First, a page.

Another part of Tooze’s argument bears on central banks like the US Federal Reserve, which defang debt by creating money, lowering interest rates and managing inflation. By thus removing government IOUs from private portfolios and putting them on the central bank’s balance sheet debts become “literally claims by the public on itself”.

A national economy that works in this way indeed seems very different to the economics of an indebted individual household beleaguered by hungry creditors. But Tooze mentions in passing national economies that are like this – namely those of “impoverished and desperate” countries dependent on foreign creditors who will lend only in strong international currencies like US$. The idea that a country like Burundi, for example, could pay its way out of an economic downturn by increasing its debt and repackaging it as an asset doesn’t really work.

This has several significant implications. For one thing, we tend to think of the vast sums accrued in the financial sectors of the rich countries as somehow sui generis, unconnected to poverty elsewhere. But, as argued by people like Cédric Durand in his book Fictitious Capital (or Intan Suwandi in her Value Chains), there’s a causal chain in this money-grubbing that can be traced back to the real, productive economy in the form of poorly-paid industrial labour in the Global South, particularly in ‘workshop of the world’ Asian countries like China, India, Indonesia and Vietnam. In yet poorer countries – many in sub-Saharan Africa, like Burundi – there’s little chance of creating even such subordinate industrial infrastructures, resulting in extreme rural and slum precarity.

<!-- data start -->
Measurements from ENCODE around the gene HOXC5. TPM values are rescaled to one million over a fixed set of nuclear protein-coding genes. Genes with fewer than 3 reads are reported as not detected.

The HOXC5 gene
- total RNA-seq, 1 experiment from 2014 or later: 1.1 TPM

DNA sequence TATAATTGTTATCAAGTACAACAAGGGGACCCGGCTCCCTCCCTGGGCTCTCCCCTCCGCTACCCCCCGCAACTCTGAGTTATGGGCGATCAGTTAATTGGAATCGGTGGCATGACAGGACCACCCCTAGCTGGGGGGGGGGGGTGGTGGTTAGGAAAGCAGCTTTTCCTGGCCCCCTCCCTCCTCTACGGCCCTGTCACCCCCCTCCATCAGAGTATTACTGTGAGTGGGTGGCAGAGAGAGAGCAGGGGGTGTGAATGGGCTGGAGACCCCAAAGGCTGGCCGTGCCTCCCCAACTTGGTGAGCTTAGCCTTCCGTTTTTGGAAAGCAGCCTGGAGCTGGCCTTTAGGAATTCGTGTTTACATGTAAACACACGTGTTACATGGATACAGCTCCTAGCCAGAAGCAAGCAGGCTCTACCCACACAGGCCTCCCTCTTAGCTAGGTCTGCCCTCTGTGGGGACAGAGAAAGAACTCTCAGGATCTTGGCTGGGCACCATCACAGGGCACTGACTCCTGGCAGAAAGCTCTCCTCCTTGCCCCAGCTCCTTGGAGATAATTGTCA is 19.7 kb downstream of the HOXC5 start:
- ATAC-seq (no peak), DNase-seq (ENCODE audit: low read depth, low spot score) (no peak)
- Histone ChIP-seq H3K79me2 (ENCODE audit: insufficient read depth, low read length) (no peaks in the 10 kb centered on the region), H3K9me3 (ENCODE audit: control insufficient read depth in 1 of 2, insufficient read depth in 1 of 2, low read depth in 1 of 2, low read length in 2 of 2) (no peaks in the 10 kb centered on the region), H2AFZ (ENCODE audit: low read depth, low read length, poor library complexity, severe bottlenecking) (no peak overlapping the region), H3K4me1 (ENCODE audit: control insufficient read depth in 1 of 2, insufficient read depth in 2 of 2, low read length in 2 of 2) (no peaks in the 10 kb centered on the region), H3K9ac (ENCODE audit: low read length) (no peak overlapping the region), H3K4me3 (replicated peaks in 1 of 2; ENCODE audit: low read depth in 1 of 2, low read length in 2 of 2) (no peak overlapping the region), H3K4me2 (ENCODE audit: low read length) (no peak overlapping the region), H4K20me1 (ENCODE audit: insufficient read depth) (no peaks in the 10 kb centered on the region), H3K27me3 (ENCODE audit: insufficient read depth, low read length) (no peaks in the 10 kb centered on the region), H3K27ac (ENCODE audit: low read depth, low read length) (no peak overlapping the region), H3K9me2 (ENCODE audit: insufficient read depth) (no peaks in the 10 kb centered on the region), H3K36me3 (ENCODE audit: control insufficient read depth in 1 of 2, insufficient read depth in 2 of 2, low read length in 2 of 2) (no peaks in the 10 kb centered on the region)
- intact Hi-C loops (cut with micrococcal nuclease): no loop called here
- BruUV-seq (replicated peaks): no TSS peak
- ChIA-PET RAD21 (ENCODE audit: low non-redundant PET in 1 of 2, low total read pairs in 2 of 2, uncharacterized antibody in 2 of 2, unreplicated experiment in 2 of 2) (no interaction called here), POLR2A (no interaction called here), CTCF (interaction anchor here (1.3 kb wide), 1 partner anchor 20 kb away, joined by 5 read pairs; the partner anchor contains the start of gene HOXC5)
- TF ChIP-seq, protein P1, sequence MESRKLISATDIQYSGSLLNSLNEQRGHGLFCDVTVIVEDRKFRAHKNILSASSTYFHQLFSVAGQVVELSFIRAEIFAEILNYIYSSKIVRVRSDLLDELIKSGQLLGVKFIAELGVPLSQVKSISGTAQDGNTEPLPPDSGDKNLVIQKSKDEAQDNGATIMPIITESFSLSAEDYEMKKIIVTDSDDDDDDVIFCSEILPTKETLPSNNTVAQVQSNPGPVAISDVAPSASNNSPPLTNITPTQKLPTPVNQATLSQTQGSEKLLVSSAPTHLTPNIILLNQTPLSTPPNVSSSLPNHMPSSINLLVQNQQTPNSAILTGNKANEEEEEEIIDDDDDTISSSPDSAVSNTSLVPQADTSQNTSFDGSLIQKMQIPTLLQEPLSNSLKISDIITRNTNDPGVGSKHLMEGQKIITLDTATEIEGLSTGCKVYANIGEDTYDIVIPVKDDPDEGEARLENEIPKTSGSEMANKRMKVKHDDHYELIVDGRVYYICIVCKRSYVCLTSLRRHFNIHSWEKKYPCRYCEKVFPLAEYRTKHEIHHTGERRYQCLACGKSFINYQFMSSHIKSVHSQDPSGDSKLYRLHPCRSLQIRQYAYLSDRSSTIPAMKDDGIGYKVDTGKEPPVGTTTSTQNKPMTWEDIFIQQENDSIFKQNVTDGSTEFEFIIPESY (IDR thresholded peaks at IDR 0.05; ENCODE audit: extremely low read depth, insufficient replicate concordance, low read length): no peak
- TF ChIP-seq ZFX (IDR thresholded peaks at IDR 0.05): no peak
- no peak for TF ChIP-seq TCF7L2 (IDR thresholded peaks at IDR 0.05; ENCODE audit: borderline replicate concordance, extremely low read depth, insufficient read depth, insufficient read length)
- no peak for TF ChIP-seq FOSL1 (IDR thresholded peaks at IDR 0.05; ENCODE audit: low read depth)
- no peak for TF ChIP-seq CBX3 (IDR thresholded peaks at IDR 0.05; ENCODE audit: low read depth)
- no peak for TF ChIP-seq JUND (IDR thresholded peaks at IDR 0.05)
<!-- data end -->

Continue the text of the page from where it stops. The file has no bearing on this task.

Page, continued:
So maybe we can resurrect the household analogy for national economies after all, simply by adding a little extra nuance. Poor-country economies are like poor households, subject to endless economic disciplining, scrutiny and moralising the moment they make economic claims upon richer creditors beyond their present means, and yet providing the foundation for the wealth of those richer creditors. Rich-country economies are like richer, middle-class households, mortgaged up to their eyeballs and buying easy credit from all takers without a whiff of moral censure.